Sunday, April 30, 2006

Pushing Back Fiji

Click to enlarge the Burninators!
We may not look like much, but the ACM Burninators took 3rd place at NSC's Kickball Tournament on Saturday. The NSC people thought I was betraying them by helping out ACM, but oh well. I put up more pictures over here if anyone cares. There's really not much big stuff going on today. Click to enlargeIn fact, I only decided on the Fiji article because I wanted to show you this awesome poster to the right from a contest where participants made old timey propaganda posters relevant to the OS X vs. Windows battle. Speaking of that battle, we're all well aware that Vista isn't coming out until early next year. So what the Hell is Fiji? Well, it turns out that they've already codenamed the next Windows (this one was codenamed Longhorn, by the way) Fiji, presumably after that group of islands in the Pacific? The point is that there are concerns that it'll be delayed now since Vista is delayed and they're likely developing these OSes in parallel. But, get this, they've already codenamed the next version of Windows after that! It's called Vienna (after the city in Germany?), formerly known as Blackcomb. First observation: maybe they'd be more on time with releases if they spent less time coming up with stupid codenames for software. Secondly, were they really going to keep on a strict schedule with "Fiji" anyway? There's no way it was going to come out in 2008 even if Vista was on time. You know why? Microsoft is too big a company to follow a two-year turnover and has too much bureaucracy. It's not their fault, it's just a fact of the kind of company they run. In contrast, everything at Apple is run by Steve Jobs. So the hierarchy is less pronounced and the company is a bit smaller, and Jobs really rules with an iron fist. If Microsoft would just look ahead of the curve and turn out real high quality versions of Windows, they wouldn't attract so much negative press (it really is exaggerated) just because they don't release a new version every year.

There's trouble in paradise over at the Mozilla Foundation as well: Firefox 2.0 will no longer have its upgrade to bookmark dubbed Places, which has been in the alpha version and was arguably one of the most important upgrades. It sounds like they were having stability issues though, and so I'm glad they're being so brave with this decision despite the backlash they knew would ensue. I'm sure Firefox 2.0 will be a quality product with this kind of leadership. There's been some change at Apple with the Aperture team getting the axe under the covers over in Cupertino, and one blogger claims to have just accepted a position on the Aperture teams, which would imply that the project is still going to continue on! Let's hope for a less rushed release next time from Apple. Ever wonder if that $500 graphics card is worth more than the $300 one? Then you're probably not a hardcore gamer, but if you are then you should check out this comparison of two such cards from ATI and from Nvidia. Some day, I will be able to afford a graphics card as sweet as those. Usually, when I encounter links to sites with lists of free online books, I write them off as junk, but this one is actually pretty decent so give it a try if you're looking into learning a new techie skill. I'll definitely be perusing some of those books over the summer. Lastly, Stephen Colbert did a little speech at the White House Correspondents' Dinner yesterday, and it's pretty much a must-see if you're Democrat, liberal, or just not a big fan of the Bush administration. You can get the torrent over here from its airing on C-Span, and it shows what kind of balls he has to say all that stuff just a few feet from the President.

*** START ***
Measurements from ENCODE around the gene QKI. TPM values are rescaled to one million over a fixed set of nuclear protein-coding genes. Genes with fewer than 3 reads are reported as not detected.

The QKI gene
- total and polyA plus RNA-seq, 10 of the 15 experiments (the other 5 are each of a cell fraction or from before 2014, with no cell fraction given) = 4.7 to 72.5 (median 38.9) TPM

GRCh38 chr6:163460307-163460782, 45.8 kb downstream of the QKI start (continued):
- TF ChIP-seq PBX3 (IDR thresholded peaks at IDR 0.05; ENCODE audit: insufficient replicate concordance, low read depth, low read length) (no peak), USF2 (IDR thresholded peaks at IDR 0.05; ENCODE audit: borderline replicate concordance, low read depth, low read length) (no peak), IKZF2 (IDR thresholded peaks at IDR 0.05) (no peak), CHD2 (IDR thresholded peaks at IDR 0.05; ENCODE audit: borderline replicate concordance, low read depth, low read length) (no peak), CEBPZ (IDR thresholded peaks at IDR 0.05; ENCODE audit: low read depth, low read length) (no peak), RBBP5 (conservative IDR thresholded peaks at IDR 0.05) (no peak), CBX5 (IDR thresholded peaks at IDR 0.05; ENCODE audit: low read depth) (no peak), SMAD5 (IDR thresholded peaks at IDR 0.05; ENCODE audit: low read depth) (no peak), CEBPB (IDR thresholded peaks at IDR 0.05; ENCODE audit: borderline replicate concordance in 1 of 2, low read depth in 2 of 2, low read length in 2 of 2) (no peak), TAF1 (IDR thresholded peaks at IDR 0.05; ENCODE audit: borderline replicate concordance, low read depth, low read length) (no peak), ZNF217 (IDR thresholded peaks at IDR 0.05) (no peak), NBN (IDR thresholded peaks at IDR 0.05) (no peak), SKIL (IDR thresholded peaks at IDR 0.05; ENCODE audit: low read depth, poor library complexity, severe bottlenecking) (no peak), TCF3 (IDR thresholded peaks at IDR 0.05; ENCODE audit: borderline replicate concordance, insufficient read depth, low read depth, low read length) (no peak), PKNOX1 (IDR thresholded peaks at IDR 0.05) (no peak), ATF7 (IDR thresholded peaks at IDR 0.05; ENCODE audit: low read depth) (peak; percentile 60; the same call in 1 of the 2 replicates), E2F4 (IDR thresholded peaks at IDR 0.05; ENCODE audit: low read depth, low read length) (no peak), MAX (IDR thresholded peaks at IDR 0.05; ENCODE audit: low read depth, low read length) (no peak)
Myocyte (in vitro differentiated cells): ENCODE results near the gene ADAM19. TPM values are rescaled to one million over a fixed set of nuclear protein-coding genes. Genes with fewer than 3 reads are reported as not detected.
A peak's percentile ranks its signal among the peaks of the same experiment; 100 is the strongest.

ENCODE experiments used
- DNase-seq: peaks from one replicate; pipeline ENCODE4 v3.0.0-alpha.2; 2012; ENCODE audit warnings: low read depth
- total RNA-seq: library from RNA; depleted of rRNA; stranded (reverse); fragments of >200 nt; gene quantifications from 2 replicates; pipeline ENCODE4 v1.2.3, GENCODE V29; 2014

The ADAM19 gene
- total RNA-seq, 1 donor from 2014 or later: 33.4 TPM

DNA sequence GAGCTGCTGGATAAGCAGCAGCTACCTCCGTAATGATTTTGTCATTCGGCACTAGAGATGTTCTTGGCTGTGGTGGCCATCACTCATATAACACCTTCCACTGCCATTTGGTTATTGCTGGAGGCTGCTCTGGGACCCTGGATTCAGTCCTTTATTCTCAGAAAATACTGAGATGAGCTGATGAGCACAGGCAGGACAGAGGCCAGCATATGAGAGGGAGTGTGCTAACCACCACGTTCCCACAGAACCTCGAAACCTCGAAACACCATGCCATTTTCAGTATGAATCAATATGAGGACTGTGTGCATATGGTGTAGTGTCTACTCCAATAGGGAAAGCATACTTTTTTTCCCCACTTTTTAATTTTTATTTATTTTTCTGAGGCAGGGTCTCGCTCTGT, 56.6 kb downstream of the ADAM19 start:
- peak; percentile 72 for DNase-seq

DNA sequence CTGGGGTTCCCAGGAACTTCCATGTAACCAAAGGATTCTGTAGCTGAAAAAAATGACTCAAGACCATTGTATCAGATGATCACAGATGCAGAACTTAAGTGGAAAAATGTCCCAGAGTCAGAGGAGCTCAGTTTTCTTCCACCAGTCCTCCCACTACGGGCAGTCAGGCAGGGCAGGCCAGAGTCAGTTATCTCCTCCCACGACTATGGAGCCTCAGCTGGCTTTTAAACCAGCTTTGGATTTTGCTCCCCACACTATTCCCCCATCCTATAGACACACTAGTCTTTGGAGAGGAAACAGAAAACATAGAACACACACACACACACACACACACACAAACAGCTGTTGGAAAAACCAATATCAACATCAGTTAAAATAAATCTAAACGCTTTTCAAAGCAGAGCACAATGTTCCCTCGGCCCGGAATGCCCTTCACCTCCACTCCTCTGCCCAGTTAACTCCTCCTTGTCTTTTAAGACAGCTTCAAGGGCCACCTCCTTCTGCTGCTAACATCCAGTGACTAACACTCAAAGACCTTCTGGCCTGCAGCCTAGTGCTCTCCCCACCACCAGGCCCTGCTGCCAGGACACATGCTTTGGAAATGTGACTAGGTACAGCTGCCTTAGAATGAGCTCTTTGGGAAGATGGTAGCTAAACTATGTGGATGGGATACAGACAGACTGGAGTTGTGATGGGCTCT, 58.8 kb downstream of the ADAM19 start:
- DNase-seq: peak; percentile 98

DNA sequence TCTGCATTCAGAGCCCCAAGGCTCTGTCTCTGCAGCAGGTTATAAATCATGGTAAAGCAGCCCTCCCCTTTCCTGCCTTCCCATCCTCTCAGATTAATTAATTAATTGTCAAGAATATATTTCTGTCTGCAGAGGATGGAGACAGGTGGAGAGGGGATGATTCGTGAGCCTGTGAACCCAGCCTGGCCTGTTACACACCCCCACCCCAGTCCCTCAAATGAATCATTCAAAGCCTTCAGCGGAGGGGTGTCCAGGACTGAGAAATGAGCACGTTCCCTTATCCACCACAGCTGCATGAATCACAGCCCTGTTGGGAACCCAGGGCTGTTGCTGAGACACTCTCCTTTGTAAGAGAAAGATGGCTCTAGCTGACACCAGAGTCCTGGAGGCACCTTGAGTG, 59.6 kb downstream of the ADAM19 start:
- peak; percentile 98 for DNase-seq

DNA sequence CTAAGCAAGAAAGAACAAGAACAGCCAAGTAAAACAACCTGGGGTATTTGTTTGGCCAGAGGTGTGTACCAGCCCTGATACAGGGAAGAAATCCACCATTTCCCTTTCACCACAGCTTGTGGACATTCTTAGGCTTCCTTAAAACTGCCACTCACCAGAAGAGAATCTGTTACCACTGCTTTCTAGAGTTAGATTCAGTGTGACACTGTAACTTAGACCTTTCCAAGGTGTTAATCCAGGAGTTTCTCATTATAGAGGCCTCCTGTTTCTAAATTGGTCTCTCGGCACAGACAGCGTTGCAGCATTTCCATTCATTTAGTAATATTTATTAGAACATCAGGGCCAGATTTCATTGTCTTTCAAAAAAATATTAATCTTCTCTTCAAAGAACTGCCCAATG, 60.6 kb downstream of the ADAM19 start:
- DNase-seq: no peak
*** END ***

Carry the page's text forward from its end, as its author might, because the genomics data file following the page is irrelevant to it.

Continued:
The box office victor, strangely, was RV, the Robin Williams comedy, at under $20 million. United 93 came in second with over $11 million, but made more per theater since it was released much less widely. The critical acclaim for it is phenomenal though, so you need to see it (as do I) this weekend if you don't make it out to MI:3 (or it just gets sold out). The Vatican keeps spewing its nonsense about how you shouldn't see the Da Vinci Code, and I'm getting sick and tired of it. It's a work of fiction, and I, being Catholic (and having read the book), don't see what's wrong with it. It's interesting to think about and the book had some fun little brain teasers in the mix (just like the Google contest, which I'm hooked on now). If you want to read a more intelligent script review of Quentin Tarantino's Death Proof than the one I had posted recently, then you should definitely read this. I don't think it's fair to judge any of his movies before you see them though. All I have left for you now are videos. Arguably the coolest one actually comes from X3 in a scene where Wolverine tears the head off of a Sentinel. If only Ratner just fixed the plot now! Superman is appearing in an ad in Australia, and it doesn't show much, but something is better than nothing (as I say often, nowadays it seems). Your favorite spider-based superhero has also popped up on Youtube with a couple of on-location videos and some pictures in a Cleveland newspaper. Lastly, we have a French teaser for Casino Royale, and it's obviously hard to understand, but does have some action snippets. Still not doing much for me yet.

Now for some Unconscious Mutterings: